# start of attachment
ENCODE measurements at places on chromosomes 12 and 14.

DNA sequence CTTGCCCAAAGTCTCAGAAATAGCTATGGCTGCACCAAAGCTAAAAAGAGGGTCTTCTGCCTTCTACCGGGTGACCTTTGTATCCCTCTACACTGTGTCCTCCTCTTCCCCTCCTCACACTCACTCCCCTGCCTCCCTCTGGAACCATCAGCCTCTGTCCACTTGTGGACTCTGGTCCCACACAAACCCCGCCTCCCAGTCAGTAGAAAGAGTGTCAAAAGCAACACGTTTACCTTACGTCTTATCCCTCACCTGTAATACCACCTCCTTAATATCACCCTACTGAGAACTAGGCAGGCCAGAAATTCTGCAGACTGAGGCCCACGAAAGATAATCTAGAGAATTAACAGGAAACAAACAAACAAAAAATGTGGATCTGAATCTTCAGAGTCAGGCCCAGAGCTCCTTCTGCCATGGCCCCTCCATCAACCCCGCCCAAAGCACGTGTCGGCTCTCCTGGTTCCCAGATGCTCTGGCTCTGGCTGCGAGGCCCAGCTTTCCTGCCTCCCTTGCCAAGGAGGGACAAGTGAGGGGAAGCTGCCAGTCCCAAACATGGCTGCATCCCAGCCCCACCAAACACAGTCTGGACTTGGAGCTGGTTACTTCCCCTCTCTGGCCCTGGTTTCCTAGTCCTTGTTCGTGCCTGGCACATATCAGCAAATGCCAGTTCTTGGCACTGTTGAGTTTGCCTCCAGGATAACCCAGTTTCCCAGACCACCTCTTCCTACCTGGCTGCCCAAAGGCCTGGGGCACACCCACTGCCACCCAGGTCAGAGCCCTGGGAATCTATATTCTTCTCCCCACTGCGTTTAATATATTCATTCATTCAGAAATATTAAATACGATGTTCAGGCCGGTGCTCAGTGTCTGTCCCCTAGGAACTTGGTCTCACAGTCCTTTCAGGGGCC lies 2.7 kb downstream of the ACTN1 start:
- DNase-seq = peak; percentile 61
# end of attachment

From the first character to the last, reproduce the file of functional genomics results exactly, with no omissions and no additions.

ENCODE measurements at places on chromosomes 12 and 14.

DNA sequence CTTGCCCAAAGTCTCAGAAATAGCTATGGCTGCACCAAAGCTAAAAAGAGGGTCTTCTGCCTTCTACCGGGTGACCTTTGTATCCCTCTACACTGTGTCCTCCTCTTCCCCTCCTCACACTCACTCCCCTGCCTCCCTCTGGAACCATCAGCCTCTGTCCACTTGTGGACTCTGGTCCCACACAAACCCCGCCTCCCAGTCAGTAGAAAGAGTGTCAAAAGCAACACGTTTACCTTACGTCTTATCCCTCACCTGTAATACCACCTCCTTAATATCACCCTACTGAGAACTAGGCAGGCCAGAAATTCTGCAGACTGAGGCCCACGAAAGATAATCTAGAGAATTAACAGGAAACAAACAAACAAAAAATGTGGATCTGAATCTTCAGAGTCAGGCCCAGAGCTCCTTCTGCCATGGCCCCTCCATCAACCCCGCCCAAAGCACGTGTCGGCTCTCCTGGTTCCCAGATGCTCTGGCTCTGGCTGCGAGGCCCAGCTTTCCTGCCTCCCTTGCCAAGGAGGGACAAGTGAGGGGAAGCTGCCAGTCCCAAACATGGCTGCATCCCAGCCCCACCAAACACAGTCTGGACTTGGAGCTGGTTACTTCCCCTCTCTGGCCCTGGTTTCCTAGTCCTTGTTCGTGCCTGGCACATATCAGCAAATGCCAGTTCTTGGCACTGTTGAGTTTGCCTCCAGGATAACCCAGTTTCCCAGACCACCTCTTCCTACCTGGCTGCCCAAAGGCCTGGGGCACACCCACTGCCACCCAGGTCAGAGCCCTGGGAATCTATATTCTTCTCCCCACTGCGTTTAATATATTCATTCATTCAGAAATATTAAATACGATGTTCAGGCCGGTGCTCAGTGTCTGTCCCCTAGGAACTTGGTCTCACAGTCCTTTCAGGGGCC lies 2.7 kb downstream of the ACTN1 start:
- DNase-seq = peak; percentile 61